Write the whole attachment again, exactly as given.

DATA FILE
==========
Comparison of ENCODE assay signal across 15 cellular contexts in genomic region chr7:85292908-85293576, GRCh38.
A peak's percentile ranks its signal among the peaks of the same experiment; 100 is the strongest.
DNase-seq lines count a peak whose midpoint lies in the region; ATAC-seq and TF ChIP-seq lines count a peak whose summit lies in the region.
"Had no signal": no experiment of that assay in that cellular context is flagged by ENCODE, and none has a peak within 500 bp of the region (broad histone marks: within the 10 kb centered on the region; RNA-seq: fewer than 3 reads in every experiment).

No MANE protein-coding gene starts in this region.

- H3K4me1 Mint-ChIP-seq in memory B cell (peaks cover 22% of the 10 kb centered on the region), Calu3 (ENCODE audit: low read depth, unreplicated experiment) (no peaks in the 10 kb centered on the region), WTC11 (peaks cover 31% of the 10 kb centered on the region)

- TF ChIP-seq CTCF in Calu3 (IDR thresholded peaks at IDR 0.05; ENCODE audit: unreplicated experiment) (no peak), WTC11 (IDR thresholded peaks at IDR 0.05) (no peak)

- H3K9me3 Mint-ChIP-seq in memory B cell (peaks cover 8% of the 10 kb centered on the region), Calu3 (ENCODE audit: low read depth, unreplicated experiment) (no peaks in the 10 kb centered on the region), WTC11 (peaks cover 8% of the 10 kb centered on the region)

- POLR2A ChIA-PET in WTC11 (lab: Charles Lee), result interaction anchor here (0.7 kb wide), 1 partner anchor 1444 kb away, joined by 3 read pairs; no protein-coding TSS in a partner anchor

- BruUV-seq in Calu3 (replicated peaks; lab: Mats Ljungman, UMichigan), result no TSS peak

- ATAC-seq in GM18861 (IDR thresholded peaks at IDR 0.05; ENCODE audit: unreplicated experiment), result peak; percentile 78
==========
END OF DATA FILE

Comparison of ENCODE assay signal across 15 cellular contexts in genomic region chr7:85292908-85293576, GRCh38.
A peak's percentile ranks its signal among the peaks of the same experiment; 100 is the strongest.
DNase-seq lines count a peak whose midpoint lies in the region; ATAC-seq and TF ChIP-seq lines count a peak whose summit lies in the region.
"Had no signal": no experiment of that assay in that cellular context is flagged by ENCODE, and none has a peak within 500 bp of the region (broad histone marks: within the 10 kb centered on the region; RNA-seq: fewer than 3 reads in every experiment).

No MANE protein-coding gene starts in this region.

- H3K4me1 Mint-ChIP-seq in memory B cell (peaks cover 22% of the 10 kb centered on the region), Calu3 (ENCODE audit: low read depth, unreplicated experiment) (no peaks in the 10 kb centered on the region), WTC11 (peaks cover 31% of the 10 kb centered on the region)

- TF ChIP-seq CTCF in Calu3 (IDR thresholded peaks at IDR 0.05; ENCODE audit: unreplicated experiment) (no peak), WTC11 (IDR thresholded peaks at IDR 0.05) (no peak)

- H3K9me3 Mint-ChIP-seq in memory B cell (peaks cover 8% of the 10 kb centered on the region), Calu3 (ENCODE audit: low read depth, unreplicated experiment) (no peaks in the 10 kb centered on the region), WTC11 (peaks cover 8% of the 10 kb centered on the region)

- POLR2A ChIA-PET in WTC11 (lab: Charles Lee), result interaction anchor here (0.7 kb wide), 1 partner anchor 1444 kb away, joined by 3 read pairs; no protein-coding TSS in a partner anchor

- BruUV-seq in Calu3 (replicated peaks; lab: Mats Ljungman, UMichigan), result no TSS peak

- ATAC-seq in GM18861 (IDR thresholded peaks at IDR 0.05; ENCODE audit: unreplicated experiment), result peak; percentile 78